The cylinder 9 is a one-piece member made of a metal (such as an aluminum alloy). The cylinder 9 has a plurality of mounting pieces 11 integrally formed on the outer periphery of the cylinder 9, and is fixed to an engine wall surface 13 (shown in FIG. 3) by inserting bolts 12 through the mounting pieces 11 and tightening the bolts 12. A flat seating surface 14 is formed on the outer periphery of the cylinder 9 so as to extend parallel to the center axis of the cylinder 9. The seating surface 14 is fixedly attached to the engine wall surface 13, which extends in the vertical direction. The cylinder 9 is mounted to the engine wall surface 13 such that the protruding direction, i.e., the direction in which the plunger 10 protrudes out of the cylinder 9, is an obliquely downward direction. The engine wall surface 13 is a side surface of an engine block 15.

The plunger 10 is a tubular member having an open end inserted in the cylinder 9 with the protruding end, i.e., the end of the plunger 9 protruding out of the cylinder 9, closed. The plunger 10 is made of an iron-based material (e.g., a steel material such as “SCM” or “SCr”). The outer periphery of the plunger 10 is a cylindrical surface, and the inner periphery of the cylinder 9 is also a cylindrical surface. The gap between the outer periphery of the plunger 10 and the inner periphery of the cylinder 9 is minute. Specifically, the difference in radius between the outer periphery of the plunger 10 and the inner periphery of the cylinder 9 is adjusted within the range of 0.015-0.080 mm.

A sleeve 16 is disposed in the cylinder 9 with one end of the sleeve 16 inserted in the plunger 10 and the other end protruding out of the plunger 10. The other end of the sleeve 16, i.e., its end protruding out of the plunger 10, is press-fitted into a sleeve fitting recess 17 formed in the closed end of the cylinder 9, and due to this press fitting, the sleeve 16 is fixed in position. As with the plunger 10, the sleeve 16 is also made of an iron-based material (such as SCr or SCM material).

The inner periphery of the plunger 10 is axially slidably fitted to the outer periphery of the sleeve 16, and due to this fitting, a pressure chamber 18 is defined in the plunger 10. The volume of the pressure chamber 18 increases when the plunger 10 moves in the protruding direction, and decreases when the plunger 10 moves in the pushed-in direction. Between the outer periphery of the sleeve 16 and the inner periphery of the plunger 10, a leakage gap 19 is defined through which hydraulic oil in the pressure chamber 18 leaks when the volume of the pressure chamber 18 decreases. The leakage gap 19 is a minute cylindrical gap having a radial width within the range of 0.015-0.080 mm.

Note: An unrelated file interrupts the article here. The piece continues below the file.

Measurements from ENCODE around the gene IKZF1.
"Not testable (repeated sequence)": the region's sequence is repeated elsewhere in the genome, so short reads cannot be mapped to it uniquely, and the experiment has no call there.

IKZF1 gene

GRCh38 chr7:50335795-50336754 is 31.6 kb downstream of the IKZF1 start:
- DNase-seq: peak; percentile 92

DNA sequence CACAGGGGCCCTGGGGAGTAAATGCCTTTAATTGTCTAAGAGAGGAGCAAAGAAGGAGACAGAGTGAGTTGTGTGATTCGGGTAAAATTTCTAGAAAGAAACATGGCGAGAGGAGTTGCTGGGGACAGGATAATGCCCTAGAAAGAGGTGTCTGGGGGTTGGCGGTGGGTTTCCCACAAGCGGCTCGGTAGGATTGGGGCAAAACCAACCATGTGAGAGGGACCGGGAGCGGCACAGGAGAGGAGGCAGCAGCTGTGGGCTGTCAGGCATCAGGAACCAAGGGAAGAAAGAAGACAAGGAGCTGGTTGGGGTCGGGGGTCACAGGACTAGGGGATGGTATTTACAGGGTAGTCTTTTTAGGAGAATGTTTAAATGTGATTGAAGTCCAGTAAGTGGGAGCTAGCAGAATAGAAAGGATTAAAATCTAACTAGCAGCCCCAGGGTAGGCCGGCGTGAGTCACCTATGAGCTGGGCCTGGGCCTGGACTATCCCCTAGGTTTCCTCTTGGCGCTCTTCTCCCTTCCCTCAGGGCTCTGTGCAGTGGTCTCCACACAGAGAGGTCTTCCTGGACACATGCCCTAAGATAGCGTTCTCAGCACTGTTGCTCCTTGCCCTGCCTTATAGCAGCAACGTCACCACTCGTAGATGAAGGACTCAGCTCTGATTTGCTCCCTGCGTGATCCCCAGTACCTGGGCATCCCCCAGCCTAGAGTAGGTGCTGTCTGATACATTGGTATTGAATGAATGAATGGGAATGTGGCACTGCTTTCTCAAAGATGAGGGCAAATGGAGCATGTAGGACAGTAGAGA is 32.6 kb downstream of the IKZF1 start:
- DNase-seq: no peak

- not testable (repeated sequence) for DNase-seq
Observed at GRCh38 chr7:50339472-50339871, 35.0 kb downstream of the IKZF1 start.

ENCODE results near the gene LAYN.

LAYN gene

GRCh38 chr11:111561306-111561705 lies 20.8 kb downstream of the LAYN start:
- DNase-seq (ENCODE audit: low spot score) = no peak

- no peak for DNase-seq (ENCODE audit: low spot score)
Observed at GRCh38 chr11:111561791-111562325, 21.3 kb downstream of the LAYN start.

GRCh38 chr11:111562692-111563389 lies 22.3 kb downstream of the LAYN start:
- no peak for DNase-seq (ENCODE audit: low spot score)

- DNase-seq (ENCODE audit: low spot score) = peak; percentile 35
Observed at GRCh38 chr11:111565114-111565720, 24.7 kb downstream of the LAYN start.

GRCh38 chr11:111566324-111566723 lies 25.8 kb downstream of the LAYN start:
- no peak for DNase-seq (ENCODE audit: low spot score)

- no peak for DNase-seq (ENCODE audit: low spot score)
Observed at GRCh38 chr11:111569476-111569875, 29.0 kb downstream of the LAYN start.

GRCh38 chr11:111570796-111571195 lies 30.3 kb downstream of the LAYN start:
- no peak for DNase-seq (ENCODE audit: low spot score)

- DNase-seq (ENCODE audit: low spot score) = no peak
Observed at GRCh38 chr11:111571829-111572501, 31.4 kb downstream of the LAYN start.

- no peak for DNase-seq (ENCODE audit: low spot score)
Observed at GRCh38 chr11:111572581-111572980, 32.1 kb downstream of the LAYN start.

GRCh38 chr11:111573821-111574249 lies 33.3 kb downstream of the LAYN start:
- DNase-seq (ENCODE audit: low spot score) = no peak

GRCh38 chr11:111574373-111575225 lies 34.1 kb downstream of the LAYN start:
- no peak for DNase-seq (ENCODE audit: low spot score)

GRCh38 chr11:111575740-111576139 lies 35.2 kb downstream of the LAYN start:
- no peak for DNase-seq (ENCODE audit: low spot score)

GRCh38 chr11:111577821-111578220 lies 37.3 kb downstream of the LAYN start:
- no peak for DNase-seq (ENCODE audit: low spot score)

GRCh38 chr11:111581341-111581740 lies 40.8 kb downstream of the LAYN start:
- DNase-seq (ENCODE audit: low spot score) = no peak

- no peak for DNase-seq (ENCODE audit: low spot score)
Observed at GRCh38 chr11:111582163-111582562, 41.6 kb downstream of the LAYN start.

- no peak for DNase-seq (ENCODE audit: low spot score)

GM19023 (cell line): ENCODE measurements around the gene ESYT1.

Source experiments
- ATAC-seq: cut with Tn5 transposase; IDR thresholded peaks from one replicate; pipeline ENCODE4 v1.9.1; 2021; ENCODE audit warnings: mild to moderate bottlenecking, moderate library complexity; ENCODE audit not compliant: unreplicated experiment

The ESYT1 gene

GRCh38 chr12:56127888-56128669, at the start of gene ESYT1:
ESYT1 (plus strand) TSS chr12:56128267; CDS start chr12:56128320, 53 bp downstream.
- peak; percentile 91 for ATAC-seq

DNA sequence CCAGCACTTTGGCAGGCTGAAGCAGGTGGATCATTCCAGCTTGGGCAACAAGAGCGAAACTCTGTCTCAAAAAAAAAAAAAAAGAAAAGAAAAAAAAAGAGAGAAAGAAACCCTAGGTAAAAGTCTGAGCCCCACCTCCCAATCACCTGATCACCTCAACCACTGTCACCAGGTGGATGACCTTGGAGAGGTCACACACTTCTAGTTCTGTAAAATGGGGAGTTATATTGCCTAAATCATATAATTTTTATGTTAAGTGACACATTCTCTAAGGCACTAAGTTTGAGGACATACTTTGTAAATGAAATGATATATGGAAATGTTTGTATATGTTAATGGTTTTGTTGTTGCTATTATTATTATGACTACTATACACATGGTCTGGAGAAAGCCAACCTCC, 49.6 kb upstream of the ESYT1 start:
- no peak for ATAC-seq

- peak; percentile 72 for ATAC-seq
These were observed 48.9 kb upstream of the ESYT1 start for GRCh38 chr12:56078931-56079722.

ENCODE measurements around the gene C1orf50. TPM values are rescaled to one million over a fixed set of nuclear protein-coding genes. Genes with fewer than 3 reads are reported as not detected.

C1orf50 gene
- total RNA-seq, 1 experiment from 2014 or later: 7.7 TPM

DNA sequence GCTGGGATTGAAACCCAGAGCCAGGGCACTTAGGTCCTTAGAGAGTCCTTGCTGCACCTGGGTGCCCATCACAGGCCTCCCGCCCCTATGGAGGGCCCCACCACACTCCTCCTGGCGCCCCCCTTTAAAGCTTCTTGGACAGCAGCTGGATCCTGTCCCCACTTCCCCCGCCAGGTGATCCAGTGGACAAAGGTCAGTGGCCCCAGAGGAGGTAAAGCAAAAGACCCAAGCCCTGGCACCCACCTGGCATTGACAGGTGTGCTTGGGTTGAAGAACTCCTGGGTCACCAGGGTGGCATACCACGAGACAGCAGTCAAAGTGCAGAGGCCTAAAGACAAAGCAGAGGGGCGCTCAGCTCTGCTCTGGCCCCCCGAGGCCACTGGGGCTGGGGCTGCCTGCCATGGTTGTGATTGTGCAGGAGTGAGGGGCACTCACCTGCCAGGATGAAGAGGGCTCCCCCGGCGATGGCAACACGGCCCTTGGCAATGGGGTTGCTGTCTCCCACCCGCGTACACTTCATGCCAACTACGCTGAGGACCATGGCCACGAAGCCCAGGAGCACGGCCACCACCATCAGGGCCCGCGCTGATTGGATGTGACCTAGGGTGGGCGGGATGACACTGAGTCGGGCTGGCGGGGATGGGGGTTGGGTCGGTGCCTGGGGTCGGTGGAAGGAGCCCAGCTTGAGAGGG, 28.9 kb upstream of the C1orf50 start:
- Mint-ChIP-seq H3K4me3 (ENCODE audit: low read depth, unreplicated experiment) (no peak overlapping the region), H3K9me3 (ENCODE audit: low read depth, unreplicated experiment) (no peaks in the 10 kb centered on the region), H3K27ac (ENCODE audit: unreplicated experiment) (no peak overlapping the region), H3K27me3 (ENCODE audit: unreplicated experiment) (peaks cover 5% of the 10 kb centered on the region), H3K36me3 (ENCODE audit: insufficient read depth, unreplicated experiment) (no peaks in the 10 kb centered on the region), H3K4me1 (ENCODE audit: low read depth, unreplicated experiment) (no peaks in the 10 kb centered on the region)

The sleeve 16 has a large outer diameter portion 20 which defines the leakage gap 19 between the portion 20 and the inner periphery of the plunger 10; and a small outer diameter portion 21 continuously connected, via a step, to the end of the large outer diameter portion 20 closest to the end of the sleeve 16 protruding out of the plunger 10. The large outer diameter portion 20 of the sleeve 16 is entirely received in the plunger 10, so that the axial length of the leakage gap 19 never changes when the plunger 10 moves in the axial direction according to fluctuations in tension in the chain 6.

A check valve 22 is disposed at the end of the sleeve 16 inserted in the plunger 10, and allows only a flow of hydraulic oil from inside the sleeve 16 to outside the sleeve 16. The check valve 22 comprises a valve seat 23 at the end of the sleeve 16 inserted in the plunger 10; a valve hole 24 extending through the valve seat 23 in the axial direction of the sleeve 16; a spherical valve element 25 for opening and closing the valve hole 24 from the side of the pressure chamber 18; and a retainer 26 restricting the moving range of the valve element 25. The sleeve 16 defines therein a reservoir chamber 27 larger in diameter than the valve hole 24 of the check valve 22 and located upstream of the check valve 22. The check valve 22 restricts a flow of hydraulic oil from the pressure chamber 18 toward the reservoir chamber 27, and allows only a flow of hydraulic oil from the reservoir chamber 27 toward the pressure chamber 18.

A return spring 28 is mounted in the pressure chamber 18. The return spring 28 has one end thereof supported by the sleeve 16 through the check valve 22, and the other end thereof axially presses the plunger 10, thereby biasing the plunger 10 in the direction in which the plunger 10 protrudes out of the cylinder 9.

Between the outer periphery of the sleeve 16 and the inner periphery of the cylinder 9, a cylindrical space 29 is defined by the plunger 10 such that the volume of the cylindrical space 29 changes with axial movement of the plunger 10. In the example shown, the cylindrical space 29 is defined radially between the outer periphery of the small outer diameter portion 21 of the sleeve 16 and the inner periphery of the cylinder 9 such that the volume of the cylindrical space 29 changes with a change in the length of the portion of the plunger 10 that is inserted into this space.